The Bennett Women by Roberta R. Carr

The Bennett Women

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KIRKUS REVIEW

In this novel set in 2012, a harrowing health scare for a family matriarch spurs emotional crises for her Fortune 500 company CEO daughter and musically talented granddaughter.

Muriel Bennett, a grandmother with a quick wit and a steadfast dedication to her own independence, has lived for decades in her cherished Pacific Northwest lakeside home. One day, her best friend, Catherine, discovers her barely conscious on her kitchen floor. While recovering in the hospital from what’s revealed to be a collapsed lung, Muriel’s condition prompts her successful, no-nonsense daughter Susanne to make the drastic, controversial decision to move Muriel to an assisted living facility. Before that move materializes, Susanne’s cello-playing daughter, Lilia—who’s hurt that she wasn’t called about Muriel’s health turn—intervenes with an alternate plan to keep Muriel at home, near the friends she dearly loves. As tensions come to a head, Muriel’s good friend Benjamin is involved in a fatal accident, which makes the book’s tempo falter. Eventually, the Bennett women’s disagreements uncover old pains surrounding Susanne’s brother’s death in the Vietnam War and a dark secret that’s long weighed on Lilia. In this novel, Carr (The Foundation, 2014, etc.) paints a portrait of three family generations that’s often pleasantly paced. However, it’s sometimes overly reliant on summary, and some plot developments strain believability, such as when Susanne’s Vietnamese translator and guide winds up showing her the very site where her brother was killed. The dialogue tends to favor easy aphorism over specificity (“You get one shot at life, Lilia,” says Muriel. “Please carve out one that brings you joy”), giving the novel the cadence of a well-worn fable, instead of a story about a particular family. Midway through the novel, however, Carr introduces a plotline that offers supporting dramatic tension, involving Lilia’s attraction to Benjamin’s handsome, computer-whiz grandson, Matthew, and their will-they-or-won’t-they dance.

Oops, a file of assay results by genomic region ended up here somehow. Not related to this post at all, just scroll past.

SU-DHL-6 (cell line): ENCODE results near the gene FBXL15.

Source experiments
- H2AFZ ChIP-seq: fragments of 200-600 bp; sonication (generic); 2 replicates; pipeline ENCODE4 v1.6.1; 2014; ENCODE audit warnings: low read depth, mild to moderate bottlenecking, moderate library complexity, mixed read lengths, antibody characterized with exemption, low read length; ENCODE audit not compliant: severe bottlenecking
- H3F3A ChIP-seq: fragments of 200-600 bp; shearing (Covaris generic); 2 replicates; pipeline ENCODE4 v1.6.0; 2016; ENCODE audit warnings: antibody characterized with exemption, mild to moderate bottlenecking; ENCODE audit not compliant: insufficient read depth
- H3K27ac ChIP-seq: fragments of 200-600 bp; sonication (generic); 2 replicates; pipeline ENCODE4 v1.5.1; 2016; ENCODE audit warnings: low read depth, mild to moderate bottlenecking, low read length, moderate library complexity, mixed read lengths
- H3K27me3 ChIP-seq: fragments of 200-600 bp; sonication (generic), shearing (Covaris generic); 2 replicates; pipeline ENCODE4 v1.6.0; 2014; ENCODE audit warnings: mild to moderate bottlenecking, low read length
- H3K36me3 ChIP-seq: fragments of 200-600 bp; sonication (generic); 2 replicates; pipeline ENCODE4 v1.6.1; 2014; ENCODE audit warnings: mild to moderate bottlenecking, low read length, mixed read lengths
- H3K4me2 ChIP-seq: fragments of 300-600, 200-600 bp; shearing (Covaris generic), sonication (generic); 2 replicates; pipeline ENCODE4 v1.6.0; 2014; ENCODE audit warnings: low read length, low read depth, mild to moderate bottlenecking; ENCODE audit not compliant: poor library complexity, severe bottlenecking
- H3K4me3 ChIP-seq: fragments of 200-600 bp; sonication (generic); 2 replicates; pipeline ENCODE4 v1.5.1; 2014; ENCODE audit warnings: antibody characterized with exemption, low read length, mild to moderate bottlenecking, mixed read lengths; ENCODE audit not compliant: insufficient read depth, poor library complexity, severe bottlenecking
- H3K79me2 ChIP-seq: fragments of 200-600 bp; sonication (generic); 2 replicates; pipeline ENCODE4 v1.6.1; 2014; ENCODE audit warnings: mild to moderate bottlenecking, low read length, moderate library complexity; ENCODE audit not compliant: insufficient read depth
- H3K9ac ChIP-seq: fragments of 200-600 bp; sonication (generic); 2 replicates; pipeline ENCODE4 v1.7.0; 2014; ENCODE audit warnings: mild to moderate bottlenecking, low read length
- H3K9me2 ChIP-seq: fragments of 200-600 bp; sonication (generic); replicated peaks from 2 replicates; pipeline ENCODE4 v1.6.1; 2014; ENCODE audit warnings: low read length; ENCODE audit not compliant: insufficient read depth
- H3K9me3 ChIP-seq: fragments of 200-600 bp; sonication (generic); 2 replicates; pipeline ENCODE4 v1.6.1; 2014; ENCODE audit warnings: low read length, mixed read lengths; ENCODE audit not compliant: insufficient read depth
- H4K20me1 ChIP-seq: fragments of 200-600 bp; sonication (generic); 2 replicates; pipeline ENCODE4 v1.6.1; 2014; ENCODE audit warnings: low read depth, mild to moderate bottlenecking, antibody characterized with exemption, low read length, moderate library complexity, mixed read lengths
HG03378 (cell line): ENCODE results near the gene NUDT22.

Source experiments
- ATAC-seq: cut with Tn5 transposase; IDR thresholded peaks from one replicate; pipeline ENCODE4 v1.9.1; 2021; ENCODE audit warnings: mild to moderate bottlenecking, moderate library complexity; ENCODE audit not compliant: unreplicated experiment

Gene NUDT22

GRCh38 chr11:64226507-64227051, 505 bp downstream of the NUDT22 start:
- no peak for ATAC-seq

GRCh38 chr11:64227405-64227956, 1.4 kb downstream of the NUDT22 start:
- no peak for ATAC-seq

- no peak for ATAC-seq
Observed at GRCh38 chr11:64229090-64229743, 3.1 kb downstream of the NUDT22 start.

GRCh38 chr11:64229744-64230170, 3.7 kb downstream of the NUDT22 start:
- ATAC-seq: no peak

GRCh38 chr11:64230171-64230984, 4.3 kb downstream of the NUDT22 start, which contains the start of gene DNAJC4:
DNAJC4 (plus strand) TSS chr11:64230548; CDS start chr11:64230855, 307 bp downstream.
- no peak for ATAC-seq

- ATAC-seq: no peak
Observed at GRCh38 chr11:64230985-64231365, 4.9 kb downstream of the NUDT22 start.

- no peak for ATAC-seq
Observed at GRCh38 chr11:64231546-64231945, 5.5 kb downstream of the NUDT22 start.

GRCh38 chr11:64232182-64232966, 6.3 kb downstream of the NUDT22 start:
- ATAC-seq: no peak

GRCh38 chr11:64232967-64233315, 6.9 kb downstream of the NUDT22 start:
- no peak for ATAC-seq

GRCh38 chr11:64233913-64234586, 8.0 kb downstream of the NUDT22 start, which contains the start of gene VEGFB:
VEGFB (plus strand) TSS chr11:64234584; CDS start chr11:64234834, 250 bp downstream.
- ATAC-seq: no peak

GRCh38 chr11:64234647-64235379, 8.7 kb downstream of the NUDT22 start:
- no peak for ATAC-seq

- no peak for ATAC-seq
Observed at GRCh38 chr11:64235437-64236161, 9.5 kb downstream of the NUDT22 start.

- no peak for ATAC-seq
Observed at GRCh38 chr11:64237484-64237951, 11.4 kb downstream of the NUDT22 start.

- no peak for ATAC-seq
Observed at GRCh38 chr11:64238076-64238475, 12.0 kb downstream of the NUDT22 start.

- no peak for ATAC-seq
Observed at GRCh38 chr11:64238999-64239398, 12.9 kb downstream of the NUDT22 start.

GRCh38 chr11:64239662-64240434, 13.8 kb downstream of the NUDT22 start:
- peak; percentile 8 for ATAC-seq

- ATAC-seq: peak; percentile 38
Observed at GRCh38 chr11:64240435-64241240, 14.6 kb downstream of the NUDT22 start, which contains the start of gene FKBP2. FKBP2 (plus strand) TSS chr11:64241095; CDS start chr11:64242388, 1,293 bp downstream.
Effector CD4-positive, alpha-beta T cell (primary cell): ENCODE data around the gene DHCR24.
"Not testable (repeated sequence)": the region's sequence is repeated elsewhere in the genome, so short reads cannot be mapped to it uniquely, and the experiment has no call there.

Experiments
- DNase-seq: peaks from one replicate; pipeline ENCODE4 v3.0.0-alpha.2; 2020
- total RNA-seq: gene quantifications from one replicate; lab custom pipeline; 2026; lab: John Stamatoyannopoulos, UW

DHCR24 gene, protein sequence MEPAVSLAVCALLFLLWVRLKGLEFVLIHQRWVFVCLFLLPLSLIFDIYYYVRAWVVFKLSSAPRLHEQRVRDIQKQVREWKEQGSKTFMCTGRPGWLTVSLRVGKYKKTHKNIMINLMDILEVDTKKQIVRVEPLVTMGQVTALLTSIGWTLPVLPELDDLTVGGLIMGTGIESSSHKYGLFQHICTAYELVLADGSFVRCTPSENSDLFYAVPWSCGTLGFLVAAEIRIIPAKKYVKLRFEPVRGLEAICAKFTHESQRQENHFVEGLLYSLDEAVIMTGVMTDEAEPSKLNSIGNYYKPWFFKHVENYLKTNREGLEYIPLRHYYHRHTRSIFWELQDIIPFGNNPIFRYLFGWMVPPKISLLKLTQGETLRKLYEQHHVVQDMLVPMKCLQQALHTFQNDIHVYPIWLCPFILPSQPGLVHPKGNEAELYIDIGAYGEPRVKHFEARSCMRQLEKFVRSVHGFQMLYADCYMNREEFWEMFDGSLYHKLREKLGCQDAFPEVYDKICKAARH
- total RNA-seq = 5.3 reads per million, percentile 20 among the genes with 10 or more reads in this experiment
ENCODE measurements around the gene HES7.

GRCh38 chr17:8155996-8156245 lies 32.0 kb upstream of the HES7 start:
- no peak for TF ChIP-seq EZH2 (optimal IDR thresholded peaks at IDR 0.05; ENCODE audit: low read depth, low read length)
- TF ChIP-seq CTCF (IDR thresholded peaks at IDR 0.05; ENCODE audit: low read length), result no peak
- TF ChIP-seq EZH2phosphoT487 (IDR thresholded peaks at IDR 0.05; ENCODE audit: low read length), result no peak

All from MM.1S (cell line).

Despite its sometimes too-neat storyline, readers may find merit in this novel’s exploration of the challenges of aging loved ones. 

Pub Date: July 8th, 2015
ISBN: 978-0-692-44979-0
Page count: 320pp
Publisher: Self
Program: Kirkus Indie
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